2017 ISAKOS Biennial Congress ePoster #1056


Comparison of Graft Bending Angle during Dynamic Activities after Anterior Cruciate Ligament Reconstruction Using Flexible and Rigid Drills

Yasutaka Tashiro, MD, PhD, Kitakyushu JAPAN
Eric Thorhauer, BS, Seattle, WA UNITED STATES
Tom Gale, MS, Pittsburgh, PA UNITED STATES
James J. Irrgang, PT, PhD, FAPTA, Pittsburgh, PA UNITED STATES
William Anderst, PhD, Pittsburgh, PA UNITED STATES
Freddie H. Fu, MD, Pittsburgh, PA UNITED STATES
Scott Tashman, PhD, Vail, CO UNITED STATES

University of Pittsburgh, Pittsburgh, PA, UNITED STATES

FDA Status Cleared


In vivo analysis of graft bending angle (GBA) during dynamic weight bearing activities after anatomic ACL reconstruction showed substantially steep GBA at footstrike, especially with flexible drills (mean ± SD: 80.5 ± 9.0º during running), and higher GBA was significantly associated with more anterior location of proximal femoral exits and correlated to bone tunnel widening 6 months after surgery.



Acute graft bending at the femoral tunnel aperture may increase stresses between the bone and the reconstructed graft. We aimed to determine in vivo dynamic graft bending angle (GBA) in ACL reconstructed knees, correlate the angle to tunnel positions and tunnel widening (determined from CT scans), and evaluate effects of two femoral drilling techniques on GBA. We hypothesized that the steep graft bending could occur during dynamic activities, especially while running, and flexible drills would increase bending angles, leading to greater bone tunnel enlargement.


Anatomic ACL reconstruction was performed on 54 patients (Avg. age 21) using the trans-portal technique. 37 were male and 17 were female. Rigid (n=20) or flexible (n=34) drills were used to create the single femoral tunnels. The three-dimensional (3D) locations of the femoral and tibial tunnel aperture centers and the proximal femoral tunnel exit were identified from a high-resolution CT scan 6 months postoperatively. Tibio-femoral kinematics were determined using dynamic stereo x-ray analysis shortly before footstrike through midstance. GBA was calculated from the 3D angle between the graft and femoral tunnel vectors, determined at each motion frame from the dynamic positions of the CT-identified landmarks. Cross-sectional area of the femoral tunnel was measured using 3D imaging software, and compared to the initial area from the dilators used at the surgery to assess tunnel widening (TW). The mean GBA, tunnel locations in 3 directions and bone tunnel widening were compared between the two drill groups using Student's t-test. The relationships between GBA and tunnel locations, or TW were analyzed using Pearson’s correlations.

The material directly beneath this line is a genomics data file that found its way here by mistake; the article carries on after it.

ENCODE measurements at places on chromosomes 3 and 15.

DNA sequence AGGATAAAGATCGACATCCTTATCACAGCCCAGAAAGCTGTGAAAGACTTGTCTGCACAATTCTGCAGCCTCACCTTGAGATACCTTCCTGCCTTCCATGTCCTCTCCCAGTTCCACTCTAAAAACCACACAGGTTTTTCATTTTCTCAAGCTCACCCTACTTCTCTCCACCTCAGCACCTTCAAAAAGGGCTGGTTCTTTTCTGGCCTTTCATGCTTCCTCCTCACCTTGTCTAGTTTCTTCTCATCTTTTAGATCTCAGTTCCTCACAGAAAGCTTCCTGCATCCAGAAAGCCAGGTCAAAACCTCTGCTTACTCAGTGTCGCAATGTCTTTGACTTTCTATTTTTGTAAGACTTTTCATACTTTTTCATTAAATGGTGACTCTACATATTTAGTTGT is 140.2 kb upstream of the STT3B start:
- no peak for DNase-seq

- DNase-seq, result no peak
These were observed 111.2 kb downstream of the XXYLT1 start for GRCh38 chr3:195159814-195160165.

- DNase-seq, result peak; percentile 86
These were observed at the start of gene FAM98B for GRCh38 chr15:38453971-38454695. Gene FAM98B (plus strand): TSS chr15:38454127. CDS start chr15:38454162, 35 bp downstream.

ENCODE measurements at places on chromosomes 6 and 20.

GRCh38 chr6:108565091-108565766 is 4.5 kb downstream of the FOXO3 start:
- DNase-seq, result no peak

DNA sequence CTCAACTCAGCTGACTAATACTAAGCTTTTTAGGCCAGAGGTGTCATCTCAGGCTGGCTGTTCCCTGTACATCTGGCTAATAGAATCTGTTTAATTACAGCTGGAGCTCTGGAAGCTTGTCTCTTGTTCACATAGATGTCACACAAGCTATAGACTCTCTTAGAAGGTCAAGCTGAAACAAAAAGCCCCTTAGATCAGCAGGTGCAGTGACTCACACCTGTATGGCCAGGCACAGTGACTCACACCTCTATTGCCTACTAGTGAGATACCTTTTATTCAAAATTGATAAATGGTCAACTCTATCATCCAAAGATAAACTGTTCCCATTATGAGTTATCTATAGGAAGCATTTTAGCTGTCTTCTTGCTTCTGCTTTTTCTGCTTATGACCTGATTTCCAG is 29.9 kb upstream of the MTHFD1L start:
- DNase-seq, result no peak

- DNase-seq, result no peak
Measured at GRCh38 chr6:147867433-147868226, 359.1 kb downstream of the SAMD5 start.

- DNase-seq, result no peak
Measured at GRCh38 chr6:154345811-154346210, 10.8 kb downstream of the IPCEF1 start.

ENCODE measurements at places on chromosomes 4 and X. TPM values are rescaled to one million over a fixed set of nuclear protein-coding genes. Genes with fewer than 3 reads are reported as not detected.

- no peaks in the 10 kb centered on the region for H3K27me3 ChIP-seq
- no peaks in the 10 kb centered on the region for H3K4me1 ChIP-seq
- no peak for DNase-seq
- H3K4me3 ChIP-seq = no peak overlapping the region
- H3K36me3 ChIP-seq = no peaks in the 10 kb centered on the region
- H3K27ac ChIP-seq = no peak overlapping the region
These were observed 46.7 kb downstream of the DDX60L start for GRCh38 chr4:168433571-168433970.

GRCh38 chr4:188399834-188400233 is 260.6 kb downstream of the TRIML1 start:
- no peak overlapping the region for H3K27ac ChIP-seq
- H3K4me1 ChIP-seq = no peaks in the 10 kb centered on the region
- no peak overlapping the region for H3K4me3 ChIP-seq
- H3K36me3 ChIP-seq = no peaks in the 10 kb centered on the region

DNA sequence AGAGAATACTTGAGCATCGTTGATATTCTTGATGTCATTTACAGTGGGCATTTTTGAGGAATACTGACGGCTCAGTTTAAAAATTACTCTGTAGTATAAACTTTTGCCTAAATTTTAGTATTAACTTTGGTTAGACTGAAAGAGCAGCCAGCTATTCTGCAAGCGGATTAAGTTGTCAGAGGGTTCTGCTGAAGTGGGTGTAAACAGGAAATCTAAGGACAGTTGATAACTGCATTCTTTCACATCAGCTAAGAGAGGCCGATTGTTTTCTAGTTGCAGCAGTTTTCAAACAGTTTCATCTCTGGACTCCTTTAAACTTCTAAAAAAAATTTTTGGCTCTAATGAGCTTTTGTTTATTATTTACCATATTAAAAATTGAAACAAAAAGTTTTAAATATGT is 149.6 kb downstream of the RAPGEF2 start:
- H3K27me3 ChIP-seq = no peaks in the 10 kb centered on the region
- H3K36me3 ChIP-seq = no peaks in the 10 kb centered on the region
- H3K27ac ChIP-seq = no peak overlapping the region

Use of flexible drills resulted in significantly higher GBA during walking (80.6º ± 7.8º; p<0.0001) and running (80.5º ± 9.0º; p=0.0249) than rigid drills (walking: 67.5º ± 9.3º, running: 74.1º ± 9.6º). It led to greater tunnel widening (p=0.0033) than rigid drills.
Femoral and tibial apertures were located in anatomic position in both groups, but femoral exits were located more anteriorly (p=0.0005) in flexible drill group. More anterior location of femoral exits were highly correlated with higher GBA during walking (R=0.63, p<0.0001) and running (R=0.45, p<0.005), and TW was moderately correlated with GBA in both walking (R=0.48, p=0.0004) and running (R=0.37, p=0.008). GBA was significantly higher during running than walking (mean difference from footstrike through mid-stance: 3.1º; p<0.001).


High graft bending angles were identified during both walking and running after anatomic ACL reconstruction, especially with flexible drills. Moderate correlations with early (6 month) tunnel enlargement suggest that motion of the knee and graft, combined with a steep GBA which is formed by anatomic tunnel positions and anterior exit positions, may contribute to tunnel enlargement. This was the first study to analyze in vivo GBA dynamically. As for limitation, this is a secondary analysis of data collected for a prospective trial and the use of drill type was not randomized, but consecutive.


The relationships between high GBA and increased bone tunnel widening may suggest high stress between the graft and femur at footstrike during dynamic motion after anatomic ACL reconstruction.